Texans who are divorcing can often be distracted by the issues they are dealing with and forget about the short and long-term effects that the process can have on their children. This is separate from child support. Studies frequently examine these factors and try to assess the aftermath of a divorce. One study found that if children have parents whose divorce results in animosity between them, the children are more prone to catch colds during childhood.
The divorce itself is not seen as the problem. It is the way the parents interact with one another after it has taken place. If there are children from the marriage, it is unavoidable that the parents will need to communicate. Lingering disputes from the marriage tend to spill over and this might affect the children. In the study, 201 adults were split in three groups. This included people whose parents stayed together when they were children, people whose parents were separated or divorced and stayed on speaking terms while they were children, and parents who divorced, had an adversarial relationship and did not speak. The people whose parents were among the last group were more vulnerable to colds than those whose parents stayed together in their childhood.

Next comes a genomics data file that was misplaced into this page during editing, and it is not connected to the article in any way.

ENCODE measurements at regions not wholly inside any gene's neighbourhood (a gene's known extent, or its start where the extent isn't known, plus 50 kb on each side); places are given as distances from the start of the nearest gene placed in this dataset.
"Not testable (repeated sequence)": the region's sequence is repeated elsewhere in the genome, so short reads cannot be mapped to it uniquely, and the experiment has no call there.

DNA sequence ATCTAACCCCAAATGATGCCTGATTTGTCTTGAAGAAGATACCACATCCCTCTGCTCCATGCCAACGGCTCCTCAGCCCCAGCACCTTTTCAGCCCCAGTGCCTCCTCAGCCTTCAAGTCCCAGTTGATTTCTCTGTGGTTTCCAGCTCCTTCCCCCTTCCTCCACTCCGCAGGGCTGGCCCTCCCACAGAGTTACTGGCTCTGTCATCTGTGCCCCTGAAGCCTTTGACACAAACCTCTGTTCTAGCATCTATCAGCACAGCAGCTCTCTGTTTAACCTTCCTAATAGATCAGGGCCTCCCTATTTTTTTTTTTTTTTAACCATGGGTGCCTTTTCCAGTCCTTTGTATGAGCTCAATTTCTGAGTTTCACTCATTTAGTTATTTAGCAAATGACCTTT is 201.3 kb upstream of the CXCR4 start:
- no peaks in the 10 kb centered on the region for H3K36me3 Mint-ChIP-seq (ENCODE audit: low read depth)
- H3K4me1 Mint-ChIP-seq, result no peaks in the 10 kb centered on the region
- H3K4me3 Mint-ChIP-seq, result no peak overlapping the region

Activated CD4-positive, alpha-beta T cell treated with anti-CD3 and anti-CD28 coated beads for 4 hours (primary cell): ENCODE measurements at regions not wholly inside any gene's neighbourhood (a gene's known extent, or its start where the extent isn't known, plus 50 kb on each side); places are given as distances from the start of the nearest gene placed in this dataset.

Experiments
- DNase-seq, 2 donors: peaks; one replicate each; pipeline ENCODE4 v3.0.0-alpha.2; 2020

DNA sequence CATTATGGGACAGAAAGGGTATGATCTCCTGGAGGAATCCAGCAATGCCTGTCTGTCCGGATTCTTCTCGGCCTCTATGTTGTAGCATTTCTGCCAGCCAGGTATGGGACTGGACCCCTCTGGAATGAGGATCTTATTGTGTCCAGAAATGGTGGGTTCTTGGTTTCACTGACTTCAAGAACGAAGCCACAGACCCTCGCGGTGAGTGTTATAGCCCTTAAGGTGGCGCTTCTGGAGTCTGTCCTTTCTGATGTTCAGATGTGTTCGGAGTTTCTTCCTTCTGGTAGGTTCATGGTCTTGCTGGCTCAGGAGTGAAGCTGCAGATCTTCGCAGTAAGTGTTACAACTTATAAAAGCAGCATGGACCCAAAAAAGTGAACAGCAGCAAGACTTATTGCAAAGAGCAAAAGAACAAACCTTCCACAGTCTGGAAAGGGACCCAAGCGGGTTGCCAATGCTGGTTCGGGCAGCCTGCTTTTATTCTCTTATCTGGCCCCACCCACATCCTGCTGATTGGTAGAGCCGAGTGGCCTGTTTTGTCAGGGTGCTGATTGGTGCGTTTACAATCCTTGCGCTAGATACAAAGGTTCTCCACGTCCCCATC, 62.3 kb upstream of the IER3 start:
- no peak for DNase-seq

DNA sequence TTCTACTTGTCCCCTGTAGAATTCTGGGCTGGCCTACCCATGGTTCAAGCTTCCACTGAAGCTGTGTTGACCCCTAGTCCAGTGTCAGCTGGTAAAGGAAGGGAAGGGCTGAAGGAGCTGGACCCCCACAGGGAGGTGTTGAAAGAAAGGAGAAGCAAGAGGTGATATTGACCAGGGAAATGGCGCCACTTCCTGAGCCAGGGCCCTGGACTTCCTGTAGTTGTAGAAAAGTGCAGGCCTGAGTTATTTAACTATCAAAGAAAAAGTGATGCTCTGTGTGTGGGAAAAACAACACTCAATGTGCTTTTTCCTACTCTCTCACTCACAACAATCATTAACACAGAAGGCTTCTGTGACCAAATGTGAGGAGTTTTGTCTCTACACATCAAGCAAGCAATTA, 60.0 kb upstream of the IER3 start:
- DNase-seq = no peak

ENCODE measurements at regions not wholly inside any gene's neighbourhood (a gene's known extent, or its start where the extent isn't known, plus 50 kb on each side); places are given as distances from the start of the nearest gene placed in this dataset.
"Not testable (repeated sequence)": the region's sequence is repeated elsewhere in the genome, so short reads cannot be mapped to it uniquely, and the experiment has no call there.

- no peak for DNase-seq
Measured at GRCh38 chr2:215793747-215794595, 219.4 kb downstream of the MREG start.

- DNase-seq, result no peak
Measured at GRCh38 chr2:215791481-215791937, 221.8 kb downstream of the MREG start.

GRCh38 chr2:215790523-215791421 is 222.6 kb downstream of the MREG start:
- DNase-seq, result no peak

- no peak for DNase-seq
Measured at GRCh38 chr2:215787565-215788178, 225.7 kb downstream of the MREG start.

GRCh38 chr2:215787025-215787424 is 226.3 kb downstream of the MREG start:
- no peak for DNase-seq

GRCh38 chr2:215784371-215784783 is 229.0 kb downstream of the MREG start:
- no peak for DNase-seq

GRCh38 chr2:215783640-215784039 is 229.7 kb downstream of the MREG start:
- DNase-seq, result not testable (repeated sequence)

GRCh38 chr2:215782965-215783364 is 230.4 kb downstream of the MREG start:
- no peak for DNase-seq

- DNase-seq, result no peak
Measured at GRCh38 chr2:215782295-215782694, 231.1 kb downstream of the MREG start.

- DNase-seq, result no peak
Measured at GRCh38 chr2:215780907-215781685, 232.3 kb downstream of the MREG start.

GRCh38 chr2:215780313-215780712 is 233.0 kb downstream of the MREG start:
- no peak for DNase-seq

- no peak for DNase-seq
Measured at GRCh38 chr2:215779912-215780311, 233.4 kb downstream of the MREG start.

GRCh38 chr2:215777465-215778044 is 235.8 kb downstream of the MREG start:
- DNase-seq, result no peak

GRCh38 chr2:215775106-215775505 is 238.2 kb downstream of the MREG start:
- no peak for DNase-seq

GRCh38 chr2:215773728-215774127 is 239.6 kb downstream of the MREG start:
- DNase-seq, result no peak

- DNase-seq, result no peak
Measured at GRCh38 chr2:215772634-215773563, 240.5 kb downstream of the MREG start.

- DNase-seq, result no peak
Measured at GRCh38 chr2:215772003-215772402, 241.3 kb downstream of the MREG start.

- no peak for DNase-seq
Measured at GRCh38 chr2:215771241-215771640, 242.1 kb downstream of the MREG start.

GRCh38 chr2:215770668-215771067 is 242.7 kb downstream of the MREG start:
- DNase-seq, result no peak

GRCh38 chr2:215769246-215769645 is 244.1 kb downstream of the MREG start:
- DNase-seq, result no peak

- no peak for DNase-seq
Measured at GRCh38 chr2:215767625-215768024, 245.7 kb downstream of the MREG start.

Psychological issues due to the divorce and the parents’ relationship could harm the child’s immune system and result in more colds when they become adults. Parents who have divorced and do not speak might indicate disputes and accumulate to damage the child’s health. Parents who remained in communication after the divorce were found not to have a rise in the frequency of colds. This could be due to the parents showing the ability to make certain the child’s needs are protected. It could not be determined if adults who lived through their parents divorcing would have been less prone to colds if the parents had remained together. The researchers suggest more information is needed to get a better gauge on the matter.
People who are confronted with a dispute in their marriage with the union heading for a divorcemust, of course, be cognizant of the family law issues in the case. But they must also make certain that they have a grasp on how the process will affect their children. Man times, parents will allow their marital problems to fester until their relationship cannot be amicable when the divorce moves forward. To avoid this and to handle the situation, it is wise to speak to a legal professional experienced in all aspects of divorce.
Source: Newsweek, “Divorce Effects: Kids Whose Parents Have Bitter Relationships More Likely To Be Sickly Adults, Study Finds,” Janice Williams, June 6, 2017